New York, May 18, 2020 — Authorities in South Africa should conduct a swift investigation into the beating of journalist Paul Nthoba and drop all charges against him, the Committee to Protect Journalists said today.
On May 15, at least four police officers in Meqheleng, in Free State province, beat Nthoba, the owner and editor of the weekly Mohokare News local newspaper, who had photographed them while they were on patrol enforcing the area’s COVID-19 lockdown, according to news reports and the journalist, who spoke to CPJ via messaging app.
The officers later charged Nthoba with obstructing law enforcement under a COVID-19 regulation of the Disaster Management Act of 2002, he said. If convicted under that law, Nthoba could face a fine and up to six months in prison.
“Authorities must do the right thing and immediately drop the charge against Paul Nthoba, who was insulted and gratuitously assaulted by police for simply chronicling them at work,” said Angela Quintal, CPJ’s Africa program coordinator. “For the same officers to feel so emboldened that they could beat him again, this time in a police station in front of a senior officer when he sought to open an assault case, is beyond belief. Authorities must not let them get away with this violence and intimidation toward the press.”
Nthoba told CPJ that the incident began when he photographed police officers on patrol, and one of the officers insulted him and said an offensive slur about his mother. When Nthoba approached the officers, one slapped him across the face while three others punched and kicked him, saying he did not have permission to photograph them, Nthoba said.
Nthoba recorded audio of the altercation on his phone. In the recording, reviewed by CPJ, the journalist is heard shouting and asking why the officers are assaulting him. One of the police officers can be heard slapping Nthoba and demanding he hand over his phone, and asking whether he wants another beating.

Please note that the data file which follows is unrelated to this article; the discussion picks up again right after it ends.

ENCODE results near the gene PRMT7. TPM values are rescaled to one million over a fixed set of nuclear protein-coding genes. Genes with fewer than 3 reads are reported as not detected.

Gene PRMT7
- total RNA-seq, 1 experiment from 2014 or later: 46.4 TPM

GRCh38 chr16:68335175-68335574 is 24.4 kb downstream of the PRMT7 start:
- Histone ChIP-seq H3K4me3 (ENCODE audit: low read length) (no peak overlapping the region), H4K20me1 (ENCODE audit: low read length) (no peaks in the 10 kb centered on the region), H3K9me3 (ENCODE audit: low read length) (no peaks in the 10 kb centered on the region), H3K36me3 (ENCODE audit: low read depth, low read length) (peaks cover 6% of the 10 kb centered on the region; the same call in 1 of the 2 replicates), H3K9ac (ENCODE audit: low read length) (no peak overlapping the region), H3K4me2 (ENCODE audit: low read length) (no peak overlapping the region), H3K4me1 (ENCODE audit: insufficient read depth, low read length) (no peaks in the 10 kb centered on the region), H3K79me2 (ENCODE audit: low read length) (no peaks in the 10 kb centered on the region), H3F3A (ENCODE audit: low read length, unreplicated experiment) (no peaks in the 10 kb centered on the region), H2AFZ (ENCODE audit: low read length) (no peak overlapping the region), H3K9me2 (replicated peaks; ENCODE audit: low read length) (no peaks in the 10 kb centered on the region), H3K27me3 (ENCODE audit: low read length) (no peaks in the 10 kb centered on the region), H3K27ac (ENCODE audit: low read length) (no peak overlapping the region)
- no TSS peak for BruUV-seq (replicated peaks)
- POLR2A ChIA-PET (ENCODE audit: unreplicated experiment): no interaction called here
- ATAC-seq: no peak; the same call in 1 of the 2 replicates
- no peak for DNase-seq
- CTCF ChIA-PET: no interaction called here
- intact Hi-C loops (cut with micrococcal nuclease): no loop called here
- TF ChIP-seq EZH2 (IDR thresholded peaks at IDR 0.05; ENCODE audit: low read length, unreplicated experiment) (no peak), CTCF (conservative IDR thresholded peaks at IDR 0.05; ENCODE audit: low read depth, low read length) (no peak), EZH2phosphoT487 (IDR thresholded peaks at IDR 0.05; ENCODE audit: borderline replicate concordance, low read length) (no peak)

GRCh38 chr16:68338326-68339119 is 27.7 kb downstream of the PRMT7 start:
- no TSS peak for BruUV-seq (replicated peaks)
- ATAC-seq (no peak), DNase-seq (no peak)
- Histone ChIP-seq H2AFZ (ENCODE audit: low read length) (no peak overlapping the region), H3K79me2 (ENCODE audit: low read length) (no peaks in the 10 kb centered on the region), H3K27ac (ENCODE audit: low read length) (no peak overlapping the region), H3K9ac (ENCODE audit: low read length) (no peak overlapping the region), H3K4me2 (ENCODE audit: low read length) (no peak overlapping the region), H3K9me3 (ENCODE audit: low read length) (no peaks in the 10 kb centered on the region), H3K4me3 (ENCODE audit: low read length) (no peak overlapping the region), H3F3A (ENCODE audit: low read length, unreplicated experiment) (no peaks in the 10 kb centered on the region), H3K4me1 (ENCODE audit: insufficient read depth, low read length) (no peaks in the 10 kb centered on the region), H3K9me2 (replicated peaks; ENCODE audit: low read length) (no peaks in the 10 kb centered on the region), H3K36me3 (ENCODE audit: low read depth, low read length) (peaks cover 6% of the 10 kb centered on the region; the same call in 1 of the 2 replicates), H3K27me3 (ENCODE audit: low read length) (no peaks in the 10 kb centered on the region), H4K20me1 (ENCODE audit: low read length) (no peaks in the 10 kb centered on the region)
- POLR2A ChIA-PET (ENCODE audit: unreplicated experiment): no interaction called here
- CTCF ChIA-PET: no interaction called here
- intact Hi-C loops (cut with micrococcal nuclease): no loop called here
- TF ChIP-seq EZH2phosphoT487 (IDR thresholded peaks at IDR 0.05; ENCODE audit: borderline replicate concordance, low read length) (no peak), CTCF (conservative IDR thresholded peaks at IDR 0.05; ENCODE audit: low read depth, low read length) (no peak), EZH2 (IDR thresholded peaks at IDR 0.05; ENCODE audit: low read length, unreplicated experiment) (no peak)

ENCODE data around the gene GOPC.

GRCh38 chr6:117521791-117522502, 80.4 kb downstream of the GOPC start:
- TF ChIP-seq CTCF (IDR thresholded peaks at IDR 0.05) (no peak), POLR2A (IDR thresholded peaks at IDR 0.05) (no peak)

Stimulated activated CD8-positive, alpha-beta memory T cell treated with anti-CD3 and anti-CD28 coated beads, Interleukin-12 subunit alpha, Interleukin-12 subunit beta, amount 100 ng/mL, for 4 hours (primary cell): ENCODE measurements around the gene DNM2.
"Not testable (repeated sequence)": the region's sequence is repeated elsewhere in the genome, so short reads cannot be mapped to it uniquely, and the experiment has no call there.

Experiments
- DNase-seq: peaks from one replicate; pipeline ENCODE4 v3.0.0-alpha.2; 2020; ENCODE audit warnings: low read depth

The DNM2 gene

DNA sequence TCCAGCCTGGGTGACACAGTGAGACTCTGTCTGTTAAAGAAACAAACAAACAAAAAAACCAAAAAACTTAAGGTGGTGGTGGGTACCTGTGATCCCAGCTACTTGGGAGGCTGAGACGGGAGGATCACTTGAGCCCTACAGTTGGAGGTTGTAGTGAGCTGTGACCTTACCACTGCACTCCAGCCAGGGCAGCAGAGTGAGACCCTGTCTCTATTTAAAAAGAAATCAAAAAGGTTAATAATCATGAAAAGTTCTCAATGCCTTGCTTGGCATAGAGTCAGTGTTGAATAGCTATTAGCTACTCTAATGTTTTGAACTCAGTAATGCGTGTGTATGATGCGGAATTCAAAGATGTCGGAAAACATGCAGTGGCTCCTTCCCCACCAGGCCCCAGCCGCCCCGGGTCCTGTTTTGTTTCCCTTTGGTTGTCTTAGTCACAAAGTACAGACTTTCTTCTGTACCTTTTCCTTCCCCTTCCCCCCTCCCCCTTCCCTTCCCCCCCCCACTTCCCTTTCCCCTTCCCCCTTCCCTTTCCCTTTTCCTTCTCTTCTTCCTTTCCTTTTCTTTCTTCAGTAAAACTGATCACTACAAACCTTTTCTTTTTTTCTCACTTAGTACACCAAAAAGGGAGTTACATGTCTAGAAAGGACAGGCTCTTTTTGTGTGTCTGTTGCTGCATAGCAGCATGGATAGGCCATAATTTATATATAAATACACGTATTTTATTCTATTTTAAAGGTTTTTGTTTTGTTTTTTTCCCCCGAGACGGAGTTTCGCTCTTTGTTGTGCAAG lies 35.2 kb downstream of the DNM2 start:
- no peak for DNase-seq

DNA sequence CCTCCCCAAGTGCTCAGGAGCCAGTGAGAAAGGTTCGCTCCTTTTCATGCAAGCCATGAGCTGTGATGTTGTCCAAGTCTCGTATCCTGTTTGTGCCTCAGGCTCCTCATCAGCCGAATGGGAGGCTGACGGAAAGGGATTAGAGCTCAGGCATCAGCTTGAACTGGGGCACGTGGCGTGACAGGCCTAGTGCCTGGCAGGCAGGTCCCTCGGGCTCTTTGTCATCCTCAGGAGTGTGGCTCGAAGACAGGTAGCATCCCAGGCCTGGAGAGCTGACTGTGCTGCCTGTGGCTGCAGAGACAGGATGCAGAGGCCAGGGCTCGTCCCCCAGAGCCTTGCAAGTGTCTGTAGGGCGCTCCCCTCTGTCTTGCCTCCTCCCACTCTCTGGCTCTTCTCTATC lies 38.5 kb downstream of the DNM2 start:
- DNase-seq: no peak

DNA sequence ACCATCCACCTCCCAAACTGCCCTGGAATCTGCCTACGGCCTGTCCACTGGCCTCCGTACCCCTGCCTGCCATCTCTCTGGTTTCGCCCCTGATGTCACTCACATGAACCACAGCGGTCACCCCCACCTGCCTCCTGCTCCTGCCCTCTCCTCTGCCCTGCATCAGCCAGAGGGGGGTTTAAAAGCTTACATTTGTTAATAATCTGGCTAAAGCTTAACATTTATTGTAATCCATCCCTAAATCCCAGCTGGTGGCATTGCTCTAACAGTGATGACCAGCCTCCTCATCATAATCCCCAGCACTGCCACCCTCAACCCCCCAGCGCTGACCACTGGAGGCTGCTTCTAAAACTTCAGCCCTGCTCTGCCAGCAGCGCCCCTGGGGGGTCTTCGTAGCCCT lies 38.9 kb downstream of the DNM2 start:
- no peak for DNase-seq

Nthoba told CPJ that police grabbed his phone, but were unable to delete the photographs because it was password protected.
After the attack, Nthoba went to the Ficksburg police station to file a complaint against the officers, he said. The same officers arrived at the station while Nthoba was giving a statement, and they again tried to confiscate his phone, he said.
He tried to resist, and the officers proceeded to slap, punch, and kick him in the presence of a senior officer at the station, he told CPJ. The officers confiscated his phone, and the senior officer told Nthoba that he was wrong to have photographed the officers without permission, the journalist told CPJ.
Officers detained Nthoba in the police station holding cell for four hours, released him after filing the charges against him, and returned his phone, he told CPJ. He is due to appear in court on August 27, he said.
Nthoba said the police officers initially refused to give him a J88 form to document his assault, but relented after a friend, a retired police officer, intervened. He was examined at a local hospital and was treated for trauma, bruises, and swelling in his face, mouth, and head, as well as internal injuries, he said.
Nthoba said he has gone into hiding as he feared for his safety and was worried police would further harm him.
The journalist’s lawyer, Dan Thulo, told CPJ via messaging app that he planned to pursue a civil claim against the South Africa Police Service and national Police Minister Bheki Cele.
National police spokesperson Brigadier Vish Naidoo told CPJ via messaging app that the Police Service was waiting for a report from the Independent Police Investigative Directorate, a government watchdog, “before we consider saying or doing anything regarding this matter.”
Sontaga Seisa, the spokesperson for the Independent Police Investigative Directorate, confirmed via messaging app that the office had received a complaint against the Ficksburg police and had started investigating. He said the directorate had also been informed that police had pressed a charge against the journalist for failing to produce a COVID-19 work permit.
Nthoba told CPJ that the police docket said he was facing an obstruction charge and did not mention a work permit. He said he does possess that permit, but police never asked to see it.
Also on May 15, a Johannesburg high court criticized South Africa’s Defense Force and Police Service, as well as the accountable cabinet ministers, for their heavy handedness in enforcing the country’s COVID-19 lockdown, according to news reports.